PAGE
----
Localization of DIR1 at the tissue, cellular and subcellular levels during Systemic Acquired Resistance in Arabidopsisusing DIR1:GUS and DIR1:EGFP reporters
© Champigny et al; licensee BioMed Central Ltd. 2011
Received: 10 June 2011
Accepted: 6 September 2011
Published: 6 September 2011
Systemic Acquired Resistance (SAR) is an induced resistance response to pathogens, characterized by the translocation of a long-distance signal from induced leaves to distant tissues to prime them for increased resistance to future infection. DEFECTIVE in INDUCED RESISTANCE 1 (DIR1) has been hypothesized to chaperone a small signaling molecule to distant tissues during SAR in Arabidopsis.
DIR1 promoter:DIR1-GUS/dir1-1 lines were constructed to examine DIR1 expression. DIR1 is expressed in seedlings, flowers and ubiquitously in untreated or mock-inoculated mature leaf cells, including phloem sieve elements and companion cells. Inoculation of leaves with SAR-inducing avirulent or virulent Pseudomonas syringae pv tomato (Pst) resulted in Type III Secretion System-dependent suppression of DIR1 expression in leaf cells. Transient expression of fluorescent fusion proteins in tobacco and intercellular washing fluid experiments indicated that DIR1's ER signal sequence targets it for secretion to the cell wall. However, DIR1 expressed without a signal sequence rescued the dir1-1 SAR defect, suggesting that a cytosolic pool of DIR1 is important for the SAR response.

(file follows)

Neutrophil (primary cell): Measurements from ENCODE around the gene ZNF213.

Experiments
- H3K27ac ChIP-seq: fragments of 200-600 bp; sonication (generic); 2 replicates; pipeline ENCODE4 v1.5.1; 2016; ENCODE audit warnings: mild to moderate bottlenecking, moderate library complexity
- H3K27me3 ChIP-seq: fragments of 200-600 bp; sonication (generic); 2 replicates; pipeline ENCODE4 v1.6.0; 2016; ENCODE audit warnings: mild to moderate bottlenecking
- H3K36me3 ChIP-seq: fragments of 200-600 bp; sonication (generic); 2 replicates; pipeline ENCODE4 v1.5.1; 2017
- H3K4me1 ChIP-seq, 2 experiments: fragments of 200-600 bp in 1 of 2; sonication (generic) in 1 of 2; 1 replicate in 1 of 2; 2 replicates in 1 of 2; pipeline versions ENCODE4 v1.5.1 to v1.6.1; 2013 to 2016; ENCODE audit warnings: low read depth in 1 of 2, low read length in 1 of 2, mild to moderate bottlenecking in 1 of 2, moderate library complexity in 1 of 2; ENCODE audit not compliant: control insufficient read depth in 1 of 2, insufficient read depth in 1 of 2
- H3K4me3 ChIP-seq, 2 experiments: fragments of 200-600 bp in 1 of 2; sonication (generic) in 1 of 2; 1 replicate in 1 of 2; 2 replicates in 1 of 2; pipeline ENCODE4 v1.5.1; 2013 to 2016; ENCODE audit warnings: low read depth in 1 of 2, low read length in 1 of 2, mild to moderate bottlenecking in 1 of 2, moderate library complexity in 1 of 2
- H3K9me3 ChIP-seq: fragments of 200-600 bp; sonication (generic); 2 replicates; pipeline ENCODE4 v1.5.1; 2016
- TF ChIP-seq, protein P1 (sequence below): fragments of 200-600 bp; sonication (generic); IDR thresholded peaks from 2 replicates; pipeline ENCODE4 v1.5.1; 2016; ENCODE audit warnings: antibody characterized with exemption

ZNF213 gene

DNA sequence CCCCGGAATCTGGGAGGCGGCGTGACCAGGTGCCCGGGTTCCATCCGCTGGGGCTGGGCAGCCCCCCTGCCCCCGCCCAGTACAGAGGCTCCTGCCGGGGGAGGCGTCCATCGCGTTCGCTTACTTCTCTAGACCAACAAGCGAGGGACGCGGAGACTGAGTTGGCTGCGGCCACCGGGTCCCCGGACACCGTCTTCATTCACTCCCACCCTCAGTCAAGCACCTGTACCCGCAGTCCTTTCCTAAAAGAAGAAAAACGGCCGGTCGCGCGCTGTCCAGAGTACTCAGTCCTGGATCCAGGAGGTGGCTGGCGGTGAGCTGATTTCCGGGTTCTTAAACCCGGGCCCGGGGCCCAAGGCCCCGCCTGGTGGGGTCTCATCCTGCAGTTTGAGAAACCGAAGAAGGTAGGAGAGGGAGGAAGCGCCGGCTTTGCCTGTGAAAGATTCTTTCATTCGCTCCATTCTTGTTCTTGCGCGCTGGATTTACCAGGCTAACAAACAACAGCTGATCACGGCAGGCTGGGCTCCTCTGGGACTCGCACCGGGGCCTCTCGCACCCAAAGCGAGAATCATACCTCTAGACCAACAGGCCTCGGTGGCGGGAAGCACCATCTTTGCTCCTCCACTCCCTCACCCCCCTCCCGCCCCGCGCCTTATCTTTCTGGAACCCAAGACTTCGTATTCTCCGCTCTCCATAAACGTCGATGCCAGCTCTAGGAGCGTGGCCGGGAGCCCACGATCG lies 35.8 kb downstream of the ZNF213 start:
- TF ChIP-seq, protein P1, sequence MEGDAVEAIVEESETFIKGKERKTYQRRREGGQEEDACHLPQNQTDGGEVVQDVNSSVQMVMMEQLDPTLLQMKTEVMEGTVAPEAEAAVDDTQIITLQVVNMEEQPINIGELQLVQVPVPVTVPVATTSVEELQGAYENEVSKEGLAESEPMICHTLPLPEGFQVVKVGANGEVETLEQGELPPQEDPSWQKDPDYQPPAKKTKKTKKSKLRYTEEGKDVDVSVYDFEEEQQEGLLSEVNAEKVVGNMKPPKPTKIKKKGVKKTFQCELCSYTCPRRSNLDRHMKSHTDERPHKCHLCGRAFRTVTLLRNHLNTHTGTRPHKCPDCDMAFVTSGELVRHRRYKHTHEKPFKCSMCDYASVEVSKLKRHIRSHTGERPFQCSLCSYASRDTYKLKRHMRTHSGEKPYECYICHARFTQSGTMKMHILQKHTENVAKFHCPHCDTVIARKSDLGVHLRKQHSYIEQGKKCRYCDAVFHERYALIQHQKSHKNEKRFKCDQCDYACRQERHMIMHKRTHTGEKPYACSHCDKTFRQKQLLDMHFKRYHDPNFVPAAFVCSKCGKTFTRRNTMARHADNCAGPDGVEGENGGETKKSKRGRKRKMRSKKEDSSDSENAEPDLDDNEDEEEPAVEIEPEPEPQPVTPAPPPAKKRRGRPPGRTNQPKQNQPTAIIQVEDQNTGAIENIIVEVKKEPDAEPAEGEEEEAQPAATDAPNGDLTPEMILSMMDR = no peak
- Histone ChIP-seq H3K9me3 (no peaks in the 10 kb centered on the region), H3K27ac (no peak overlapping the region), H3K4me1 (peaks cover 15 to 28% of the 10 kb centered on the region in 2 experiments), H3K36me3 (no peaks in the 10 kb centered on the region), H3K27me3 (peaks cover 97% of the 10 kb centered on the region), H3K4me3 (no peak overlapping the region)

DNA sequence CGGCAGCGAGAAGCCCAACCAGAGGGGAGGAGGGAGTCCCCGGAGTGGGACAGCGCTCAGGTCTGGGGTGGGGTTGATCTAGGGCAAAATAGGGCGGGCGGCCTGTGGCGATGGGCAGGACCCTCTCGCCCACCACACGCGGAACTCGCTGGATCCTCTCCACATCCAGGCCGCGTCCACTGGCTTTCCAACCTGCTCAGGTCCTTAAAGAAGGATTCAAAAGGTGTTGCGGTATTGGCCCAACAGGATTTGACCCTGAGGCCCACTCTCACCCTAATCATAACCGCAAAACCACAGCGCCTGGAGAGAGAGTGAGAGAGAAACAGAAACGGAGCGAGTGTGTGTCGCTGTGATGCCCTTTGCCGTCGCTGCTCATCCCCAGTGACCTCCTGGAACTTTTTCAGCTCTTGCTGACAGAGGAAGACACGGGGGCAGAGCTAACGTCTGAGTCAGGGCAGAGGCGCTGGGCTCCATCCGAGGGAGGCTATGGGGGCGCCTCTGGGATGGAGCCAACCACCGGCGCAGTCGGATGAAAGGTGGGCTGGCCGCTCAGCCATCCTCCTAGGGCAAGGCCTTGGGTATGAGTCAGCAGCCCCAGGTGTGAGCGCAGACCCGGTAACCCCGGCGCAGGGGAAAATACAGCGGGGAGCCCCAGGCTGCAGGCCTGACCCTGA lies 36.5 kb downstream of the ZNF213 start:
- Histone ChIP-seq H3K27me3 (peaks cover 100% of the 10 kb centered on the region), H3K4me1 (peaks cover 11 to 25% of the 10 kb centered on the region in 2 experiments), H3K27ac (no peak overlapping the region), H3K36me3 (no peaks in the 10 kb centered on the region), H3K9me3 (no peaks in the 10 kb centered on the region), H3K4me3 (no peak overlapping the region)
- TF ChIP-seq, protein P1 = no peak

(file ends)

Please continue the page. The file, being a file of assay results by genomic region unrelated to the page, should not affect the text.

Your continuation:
Although expression of DIR1 decreases during SAR induction, the protein localizes to all living cell types of the vasculature, including companion cells and sieve elements, and therefore DIR1 is well situated to participate in long-distance signaling during SAR.
Acquired resistance, or "immunization" of plants was originally documented more than seventy years ago in a review published by Kenneth Chester in which varying degrees of immunity were observed in plants that had recovered from an initial pathogen attack . The term systemic acquired resistance (SAR) was originally used by Ross to describe systemic resistance induced by necrosis-causing viruses in tobacco  and is more generally defined as a defense mechanism induced by a localized infection that results in broad-spectrum resistance in distant tissues to normally virulent pathogens [3, 4].
Research using tobacco, cucumber and, more recently, Arabidopsis models indicates that SAR occurs in distinct stages. The first, or induction, stage is initiated when a necrosis-causing pathogen infects a leaf and results in either the formation of a localized hypersensitive response (HR) and local resistance, or in disease-induced necrosis . A recent report demonstrated systemic immunity in the absence of necrotic cell death in the induced leaf , highlighting the fact that the precise cellular mechanisms governing the initiation of SAR are still unclear. Formation of the necrotic lesion results in a 10 to 50-fold accumulation above basal levels of the plant defense hormone, salicylic acid (SA),[6–11] and in the expression of pathogenesis-related (PR) genes [6, 11, 12]
During the initiation stage of SAR, a mobile signal or signals is induced to travel and is later perceived in distant, uninfected tissues. Several lines of evidence indicate that the signal travels through the phloem, including girdling experiments in tobacco that reduce the translocation of molecules through phloem tissue. Additionally, the pattern of sucrose transport from source to sink leaves in Arabidopsis was similar to transport of the SAR signal from induced leaves to protect upper leaves against Pseudomonas syringae pv maculicola (Psm). Although these and other experiments [reviewed in 13] suggest the SAR signal is phloem-mobile, cell-to-cell movement down the petiole, or a combination of these two modes of transport cannot be ruled out.